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Martin Meredith

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About Martin Meredith

  • Rank
    Sub Dwarf

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  • Gender
  • Interests
    Mountains, cycling, growing stuff
  • Location
    Northern Spain
  1. Pretty Deep Maps v0.2

    Current version is v0.3. I recently moved them from Dropbox so they're now accessible from here. The place to start is the technical guide.
  2. Cloudy, with a touch of Florence

    Nice animation and good to see the reality yet at the same time the impotence of the clouds i this case. What is Florence's magnitude in these shots? Martin
  3. Starlight xpress Ultrastar C

    Welcome to the forum. Have you checked the Lodestar Live User Guide from Don Rudny pinned at the top of this thread? What scope are you using? Martin
  4. A new deep sky atlas

    No, you can't zoom in selectively. These are literally just individual 1-page pdfs with hyperlinks and so are limited to what you would expect to do with a normal pdf document. There is an illusion of something more in e.g. the charts where clicking on a column appears to sort it, but in reality it is just calling up another pdf document.....
  5. A new deep sky atlas

    I'd be interested in any feedback on which pdf viewer works best. There is some discussion from a while back earlier in the thread. For me at least Adobe Reader v 11 works well on the Mac, but Acrobat DC is a pain. Dave in Vermont recommended Sumatra, but I can't test it on the Mac. It is strange that not all viewers are capable of handling local hyperlinks in a pdf document, something that is needed to make the maps remotely useable. Martin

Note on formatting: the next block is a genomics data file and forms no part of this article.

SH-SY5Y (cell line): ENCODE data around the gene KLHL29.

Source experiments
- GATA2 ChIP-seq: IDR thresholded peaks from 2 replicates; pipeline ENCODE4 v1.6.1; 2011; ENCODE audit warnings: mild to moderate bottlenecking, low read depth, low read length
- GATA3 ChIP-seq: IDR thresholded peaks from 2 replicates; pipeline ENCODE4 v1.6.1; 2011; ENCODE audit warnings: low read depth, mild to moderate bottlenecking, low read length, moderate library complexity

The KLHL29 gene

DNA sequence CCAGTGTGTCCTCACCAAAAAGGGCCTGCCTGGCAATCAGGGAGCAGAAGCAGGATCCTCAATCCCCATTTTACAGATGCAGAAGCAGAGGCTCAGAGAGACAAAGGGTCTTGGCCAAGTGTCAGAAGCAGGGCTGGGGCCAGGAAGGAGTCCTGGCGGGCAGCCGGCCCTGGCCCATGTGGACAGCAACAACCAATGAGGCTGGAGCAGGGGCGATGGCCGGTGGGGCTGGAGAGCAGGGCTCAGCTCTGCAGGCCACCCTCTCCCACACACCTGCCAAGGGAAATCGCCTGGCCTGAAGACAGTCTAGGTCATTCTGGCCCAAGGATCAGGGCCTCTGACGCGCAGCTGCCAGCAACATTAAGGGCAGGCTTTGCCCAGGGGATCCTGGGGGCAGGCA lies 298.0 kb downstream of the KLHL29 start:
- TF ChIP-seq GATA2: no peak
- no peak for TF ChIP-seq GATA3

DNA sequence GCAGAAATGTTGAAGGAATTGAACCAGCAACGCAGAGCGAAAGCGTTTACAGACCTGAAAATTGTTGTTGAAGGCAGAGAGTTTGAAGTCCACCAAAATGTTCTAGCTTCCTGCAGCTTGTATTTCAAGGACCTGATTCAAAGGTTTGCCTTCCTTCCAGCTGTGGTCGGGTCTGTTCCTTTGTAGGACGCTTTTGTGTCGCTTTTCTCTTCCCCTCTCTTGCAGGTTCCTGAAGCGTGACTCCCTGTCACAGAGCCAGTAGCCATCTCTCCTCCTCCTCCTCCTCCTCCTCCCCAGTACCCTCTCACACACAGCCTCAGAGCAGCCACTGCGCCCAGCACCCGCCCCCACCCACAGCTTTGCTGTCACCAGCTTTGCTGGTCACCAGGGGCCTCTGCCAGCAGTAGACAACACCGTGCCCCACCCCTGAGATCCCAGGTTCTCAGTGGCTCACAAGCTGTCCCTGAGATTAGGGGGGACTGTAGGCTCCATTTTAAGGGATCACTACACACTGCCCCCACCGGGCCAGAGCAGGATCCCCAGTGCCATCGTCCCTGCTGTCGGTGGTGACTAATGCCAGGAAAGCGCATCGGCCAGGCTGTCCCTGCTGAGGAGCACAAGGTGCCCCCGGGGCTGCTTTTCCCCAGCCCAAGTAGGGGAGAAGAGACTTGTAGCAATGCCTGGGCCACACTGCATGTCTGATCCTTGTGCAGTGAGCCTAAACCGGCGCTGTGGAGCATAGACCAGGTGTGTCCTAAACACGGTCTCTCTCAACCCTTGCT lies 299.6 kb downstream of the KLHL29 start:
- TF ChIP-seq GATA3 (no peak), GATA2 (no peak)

6. A new deep sky atlas

    Update: Astrojedi has kindly hosted the complete distribution here for the foreseeable future https://www.amazon.com/clouddrive/share/rPeOakPlJbjyMe64hF0TwngYysTiOUi6pFtOE3wVbIC Martin
  7. A new deep sky atlas

    I just checked index.zip and those 2 pdfs are present, so it must be a dropbox/incomplete download issue of some kind. Looks like you've managed to get them now, but do let me know if there are any others that you don't have and I'll attach them to this thread. Martin
  8. A new deep sky atlas

    Just to mention that I got an email from Dropbox saying that on 1st September 2017 they are discontinuing the use of the Public folder mechanism which I've been using to host the Pretty Deep Maps (I guess they consider hosting websites via Dropbox to be some kind of unforeseen usage and hence are killing off the possibility?). Since the distribution is very large it may be some time before I find an alternative host so if anyone wants the charts it is best to download in the next 7 days! I do have a new version planned but since it involves a major rewrite in Python it is still some months away. https://dl.dropboxusercontent.com/u/14005918/index.htm Martin